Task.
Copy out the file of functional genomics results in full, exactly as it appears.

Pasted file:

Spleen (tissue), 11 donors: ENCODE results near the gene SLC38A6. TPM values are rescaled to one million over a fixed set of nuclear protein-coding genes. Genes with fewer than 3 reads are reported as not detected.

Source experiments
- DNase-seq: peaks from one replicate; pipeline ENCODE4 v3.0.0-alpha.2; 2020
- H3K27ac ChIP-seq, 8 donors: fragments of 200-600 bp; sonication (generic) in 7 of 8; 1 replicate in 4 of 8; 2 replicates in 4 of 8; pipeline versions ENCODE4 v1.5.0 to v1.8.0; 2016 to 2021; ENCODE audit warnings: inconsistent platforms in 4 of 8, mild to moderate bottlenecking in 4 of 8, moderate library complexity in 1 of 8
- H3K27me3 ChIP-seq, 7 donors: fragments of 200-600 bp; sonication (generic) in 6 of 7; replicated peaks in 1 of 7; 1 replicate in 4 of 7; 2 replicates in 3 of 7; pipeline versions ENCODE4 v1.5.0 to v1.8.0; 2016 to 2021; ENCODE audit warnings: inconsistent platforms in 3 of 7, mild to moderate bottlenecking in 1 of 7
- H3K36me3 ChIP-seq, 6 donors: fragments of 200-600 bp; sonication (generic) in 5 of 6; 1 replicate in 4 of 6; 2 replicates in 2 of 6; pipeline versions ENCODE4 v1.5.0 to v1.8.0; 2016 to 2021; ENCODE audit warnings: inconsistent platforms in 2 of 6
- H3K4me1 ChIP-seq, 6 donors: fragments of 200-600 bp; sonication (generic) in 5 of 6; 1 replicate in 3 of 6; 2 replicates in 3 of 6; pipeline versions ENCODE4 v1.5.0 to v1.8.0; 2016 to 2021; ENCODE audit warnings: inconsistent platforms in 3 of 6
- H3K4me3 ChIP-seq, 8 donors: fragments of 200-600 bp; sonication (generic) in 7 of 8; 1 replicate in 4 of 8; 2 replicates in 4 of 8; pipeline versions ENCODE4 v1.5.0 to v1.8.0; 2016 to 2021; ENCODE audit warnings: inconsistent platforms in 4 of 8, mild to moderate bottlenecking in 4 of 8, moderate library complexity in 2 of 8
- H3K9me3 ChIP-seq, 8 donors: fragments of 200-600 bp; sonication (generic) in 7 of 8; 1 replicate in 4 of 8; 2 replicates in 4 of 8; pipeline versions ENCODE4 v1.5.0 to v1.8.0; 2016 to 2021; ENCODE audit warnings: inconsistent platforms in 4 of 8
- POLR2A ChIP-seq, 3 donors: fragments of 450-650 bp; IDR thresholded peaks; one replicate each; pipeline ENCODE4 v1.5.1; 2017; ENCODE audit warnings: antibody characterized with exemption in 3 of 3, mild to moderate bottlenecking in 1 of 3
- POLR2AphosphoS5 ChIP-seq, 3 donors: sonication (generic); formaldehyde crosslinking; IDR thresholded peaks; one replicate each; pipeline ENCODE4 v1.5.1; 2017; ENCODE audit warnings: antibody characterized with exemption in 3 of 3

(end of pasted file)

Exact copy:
Spleen (tissue), 11 donors: ENCODE results near the gene SLC38A6. TPM values are rescaled to one million over a fixed set of nuclear protein-coding genes. Genes with fewer than 3 reads are reported as not detected.

Source experiments
- DNase-seq: peaks from one replicate; pipeline ENCODE4 v3.0.0-alpha.2; 2020
- H3K27ac ChIP-seq, 8 donors: fragments of 200-600 bp; sonication (generic) in 7 of 8; 1 replicate in 4 of 8; 2 replicates in 4 of 8; pipeline versions ENCODE4 v1.5.0 to v1.8.0; 2016 to 2021; ENCODE audit warnings: inconsistent platforms in 4 of 8, mild to moderate bottlenecking in 4 of 8, moderate library complexity in 1 of 8
- H3K27me3 ChIP-seq, 7 donors: fragments of 200-600 bp; sonication (generic) in 6 of 7; replicated peaks in 1 of 7; 1 replicate in 4 of 7; 2 replicates in 3 of 7; pipeline versions ENCODE4 v1.5.0 to v1.8.0; 2016 to 2021; ENCODE audit warnings: inconsistent platforms in 3 of 7, mild to moderate bottlenecking in 1 of 7
- H3K36me3 ChIP-seq, 6 donors: fragments of 200-600 bp; sonication (generic) in 5 of 6; 1 replicate in 4 of 6; 2 replicates in 2 of 6; pipeline versions ENCODE4 v1.5.0 to v1.8.0; 2016 to 2021; ENCODE audit warnings: inconsistent platforms in 2 of 6
- H3K4me1 ChIP-seq, 6 donors: fragments of 200-600 bp; sonication (generic) in 5 of 6; 1 replicate in 3 of 6; 2 replicates in 3 of 6; pipeline versions ENCODE4 v1.5.0 to v1.8.0; 2016 to 2021; ENCODE audit warnings: inconsistent platforms in 3 of 6
- H3K4me3 ChIP-seq, 8 donors: fragments of 200-600 bp; sonication (generic) in 7 of 8; 1 replicate in 4 of 8; 2 replicates in 4 of 8; pipeline versions ENCODE4 v1.5.0 to v1.8.0; 2016 to 2021; ENCODE audit warnings: inconsistent platforms in 4 of 8, mild to moderate bottlenecking in 4 of 8, moderate library complexity in 2 of 8
- H3K9me3 ChIP-seq, 8 donors: fragments of 200-600 bp; sonication (generic) in 7 of 8; 1 replicate in 4 of 8; 2 replicates in 4 of 8; pipeline versions ENCODE4 v1.5.0 to v1.8.0; 2016 to 2021; ENCODE audit warnings: inconsistent platforms in 4 of 8
- POLR2A ChIP-seq, 3 donors: fragments of 450-650 bp; IDR thresholded peaks; one replicate each; pipeline ENCODE4 v1.5.1; 2017; ENCODE audit warnings: antibody characterized with exemption in 3 of 3, mild to moderate bottlenecking in 1 of 3
- POLR2AphosphoS5 ChIP-seq, 3 donors: sonication (generic); formaldehyde crosslinking; IDR thresholded peaks; one replicate each; pipeline ENCODE4 v1.5.1; 2017; ENCODE audit warnings: antibody characterized with exemption in 3 of 3